She employs Peter, a recent graduate nursing a broken heart, to spend the summer sorting through her attic – papers, photographs, books and letters – ahead of the move.
These fragments of her own history unleash in Eleanor a long-concealed story of forbidden love, betrayal, passion, grief and self-sacrifice; and in their unlikely friendship, something is unlocked in Peter’s heart, too. NetGalley

What are you reading this week? Do share!

Posted in Book Review, Books I have read

The Cold Cold Sea – Linda Huber

Psychological Thriller 4*'s
Psychological Thriller
4*’s

This book was compelling reading although at times I wanted to do so from behind a cushion as every parent’s nightmare unfolds over 256 pages. This book is almost understated in tone but beware it is full of raw emotions and drills into your mind making it a book that you won’t easily forget.

I was instantly dragged into memories of summer days sat on the beach entertaining children with rock pools and sandcastles. For Olivia’s mother Maggie she felt hurt when her daughter spurned her attention and wanted to look in the rock pools with her father Colin and big brother Joe, with the Cornish beach empty she makes her way across to them and Maggie pours herself a cup of coffee and waits for them to return for biscuits. When the Colin and Joe make their way back there is the awful realisation that Olivia is missing. Colin’s reaction isn’t sugar-coated, he is furious with his wife and when the search finds no trace of the little girl he goes with his son to his parent’s house leaving Maggie to wait for the return of her daughter.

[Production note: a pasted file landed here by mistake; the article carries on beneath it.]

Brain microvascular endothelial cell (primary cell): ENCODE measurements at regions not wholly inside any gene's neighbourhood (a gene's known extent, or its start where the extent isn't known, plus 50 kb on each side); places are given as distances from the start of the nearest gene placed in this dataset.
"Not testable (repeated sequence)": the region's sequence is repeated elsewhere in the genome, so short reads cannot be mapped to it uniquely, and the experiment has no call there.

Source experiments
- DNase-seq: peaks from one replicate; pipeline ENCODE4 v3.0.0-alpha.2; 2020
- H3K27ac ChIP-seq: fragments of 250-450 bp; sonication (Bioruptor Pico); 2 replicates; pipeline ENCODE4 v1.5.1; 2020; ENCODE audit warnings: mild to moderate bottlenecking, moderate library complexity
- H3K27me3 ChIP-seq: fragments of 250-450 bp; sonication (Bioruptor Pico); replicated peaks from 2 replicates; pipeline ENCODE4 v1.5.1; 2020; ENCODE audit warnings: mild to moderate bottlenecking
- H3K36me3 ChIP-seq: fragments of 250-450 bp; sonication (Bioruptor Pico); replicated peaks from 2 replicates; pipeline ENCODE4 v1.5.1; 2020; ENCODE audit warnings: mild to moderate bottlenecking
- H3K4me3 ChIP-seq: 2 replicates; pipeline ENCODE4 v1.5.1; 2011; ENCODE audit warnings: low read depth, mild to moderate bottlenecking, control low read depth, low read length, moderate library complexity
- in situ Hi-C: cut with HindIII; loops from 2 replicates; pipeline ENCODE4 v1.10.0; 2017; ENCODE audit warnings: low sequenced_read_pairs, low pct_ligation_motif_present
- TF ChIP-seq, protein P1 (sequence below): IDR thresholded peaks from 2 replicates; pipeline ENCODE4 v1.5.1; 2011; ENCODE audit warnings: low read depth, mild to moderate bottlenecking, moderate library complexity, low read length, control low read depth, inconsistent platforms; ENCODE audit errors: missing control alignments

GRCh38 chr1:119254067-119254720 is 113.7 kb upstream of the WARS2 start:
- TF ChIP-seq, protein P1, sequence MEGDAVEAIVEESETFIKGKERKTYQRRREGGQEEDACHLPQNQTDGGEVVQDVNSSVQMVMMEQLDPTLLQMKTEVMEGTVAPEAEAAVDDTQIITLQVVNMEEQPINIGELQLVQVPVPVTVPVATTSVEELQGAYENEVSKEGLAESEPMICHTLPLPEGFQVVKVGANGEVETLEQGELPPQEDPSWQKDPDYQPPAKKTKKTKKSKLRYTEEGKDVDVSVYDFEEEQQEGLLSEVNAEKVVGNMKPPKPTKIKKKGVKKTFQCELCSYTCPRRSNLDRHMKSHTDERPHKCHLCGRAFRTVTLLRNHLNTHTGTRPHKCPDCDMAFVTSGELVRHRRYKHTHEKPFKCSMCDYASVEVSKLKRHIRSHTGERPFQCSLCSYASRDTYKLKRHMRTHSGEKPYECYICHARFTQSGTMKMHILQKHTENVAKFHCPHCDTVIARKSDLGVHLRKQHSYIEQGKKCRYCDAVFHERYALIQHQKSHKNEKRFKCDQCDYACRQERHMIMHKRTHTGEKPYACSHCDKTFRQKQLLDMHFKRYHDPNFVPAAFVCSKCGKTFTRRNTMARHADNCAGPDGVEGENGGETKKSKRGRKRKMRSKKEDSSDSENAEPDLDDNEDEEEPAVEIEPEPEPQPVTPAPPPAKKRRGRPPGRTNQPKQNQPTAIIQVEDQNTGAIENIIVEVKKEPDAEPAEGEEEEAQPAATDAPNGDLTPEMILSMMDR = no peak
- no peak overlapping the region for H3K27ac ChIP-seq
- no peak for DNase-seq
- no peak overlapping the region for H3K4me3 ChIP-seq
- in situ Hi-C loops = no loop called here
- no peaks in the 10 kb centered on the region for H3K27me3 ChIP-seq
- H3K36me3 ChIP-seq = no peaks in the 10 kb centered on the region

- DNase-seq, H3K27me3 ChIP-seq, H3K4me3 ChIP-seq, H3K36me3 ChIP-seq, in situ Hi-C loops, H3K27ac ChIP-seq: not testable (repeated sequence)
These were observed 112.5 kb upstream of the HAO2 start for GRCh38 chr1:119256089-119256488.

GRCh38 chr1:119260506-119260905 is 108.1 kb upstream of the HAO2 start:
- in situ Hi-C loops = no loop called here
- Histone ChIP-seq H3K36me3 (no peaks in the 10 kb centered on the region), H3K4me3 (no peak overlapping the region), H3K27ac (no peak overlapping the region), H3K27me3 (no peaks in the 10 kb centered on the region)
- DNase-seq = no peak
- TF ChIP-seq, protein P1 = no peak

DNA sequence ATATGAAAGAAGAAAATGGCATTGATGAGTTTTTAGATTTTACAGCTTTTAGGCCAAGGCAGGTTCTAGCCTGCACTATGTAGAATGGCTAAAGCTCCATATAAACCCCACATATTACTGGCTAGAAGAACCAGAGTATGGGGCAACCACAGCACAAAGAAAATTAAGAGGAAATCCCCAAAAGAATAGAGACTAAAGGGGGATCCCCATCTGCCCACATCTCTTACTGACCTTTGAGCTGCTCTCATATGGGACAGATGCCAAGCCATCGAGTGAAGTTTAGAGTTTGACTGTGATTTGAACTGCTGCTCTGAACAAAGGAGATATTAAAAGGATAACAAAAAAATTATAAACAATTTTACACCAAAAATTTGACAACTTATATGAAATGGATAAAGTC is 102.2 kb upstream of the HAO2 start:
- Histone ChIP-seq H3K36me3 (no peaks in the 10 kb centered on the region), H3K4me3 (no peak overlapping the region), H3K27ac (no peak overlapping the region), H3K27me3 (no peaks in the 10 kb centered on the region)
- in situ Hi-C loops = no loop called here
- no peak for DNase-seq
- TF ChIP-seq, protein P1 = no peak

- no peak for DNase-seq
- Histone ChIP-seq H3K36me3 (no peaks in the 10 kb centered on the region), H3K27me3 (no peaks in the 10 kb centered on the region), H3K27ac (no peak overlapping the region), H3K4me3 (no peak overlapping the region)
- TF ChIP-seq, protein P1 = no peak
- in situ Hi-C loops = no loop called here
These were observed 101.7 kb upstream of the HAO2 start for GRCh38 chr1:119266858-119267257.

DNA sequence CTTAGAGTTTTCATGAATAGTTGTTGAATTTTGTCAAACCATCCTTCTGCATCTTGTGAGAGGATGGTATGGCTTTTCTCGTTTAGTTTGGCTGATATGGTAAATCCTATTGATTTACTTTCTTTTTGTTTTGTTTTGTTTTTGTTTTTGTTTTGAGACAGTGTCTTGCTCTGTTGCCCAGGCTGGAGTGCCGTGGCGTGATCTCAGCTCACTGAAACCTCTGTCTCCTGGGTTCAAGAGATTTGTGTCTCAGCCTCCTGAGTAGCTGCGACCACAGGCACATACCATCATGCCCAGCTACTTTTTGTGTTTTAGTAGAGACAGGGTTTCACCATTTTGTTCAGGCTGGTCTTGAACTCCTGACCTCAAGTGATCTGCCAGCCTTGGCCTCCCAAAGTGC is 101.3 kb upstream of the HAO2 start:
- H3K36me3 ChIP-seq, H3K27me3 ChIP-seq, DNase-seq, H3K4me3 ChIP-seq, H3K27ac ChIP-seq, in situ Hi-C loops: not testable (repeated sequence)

A few weeks later teacher Katie who is preparing her classroom for the infants starting at the private school where she works, she’s a little nervous and easily intimidated by the mothers who look like they’ve stepped out of glamorous magazines but soon she has sufficiently worried about Hailey Marshall to visit her mother. Disturbed by the lack of feeling Jennifer Marshall shows her young daughter she talks to her colleagues who soon reassure her that with Jenifer Marshall pregnant with twins and her husband Peter away caring for his sick grandmother that hormones and tiredness are the most likely cause.

In this clever story it is easy to work out exactly what Jennifer’s problem is and as the story drags you along through difficult scene after scene it felt like watching a slow-motion car crash. I knew the fall-out would be enormous but kept reading to find out who for. The plot is audacious but keeps to just the right side of believable when you take everything the author tells us into account. The story is told from the three women’s points of view; Maggie, Jennifer and Katie all mull over their feelings as they try to make sense of what is happening. I did find the narrative a little lacking in interaction and conversation due to this introspection but given the nature of the storyline it served well in adding to the tension which mounts until the superb ending.

I’d like to thank Legend Press for giving me a copy of this novel in return for this honest review and since I haven’t read Linda Huber’s debut novel, The Paradise Trees, it has gone onto my list of books I must have.

Warning – Parents don’t read this book at the beach particularly if you need to keep an eye on the children!

Posted in Weekly Posts

Friday Finds (October 3)

Friday Finds Hosted by Should be Reading

FRIDAY FINDS showcases the books you ‘found’ and added to your To Be Read (TBR) list… whether you found them online, or in a bookstore, or in the library — wherever! (they aren’t necessarily books you purchased).

So, come on — share with us your FRIDAY FINDS

I’m not even going to try to explain the additions to my TBR this week….

First up from NetGalley I’m thrilled to have a copy of A Twist of the Knife a collection of short stories by Peter James

A Twist of the Knife

Blurb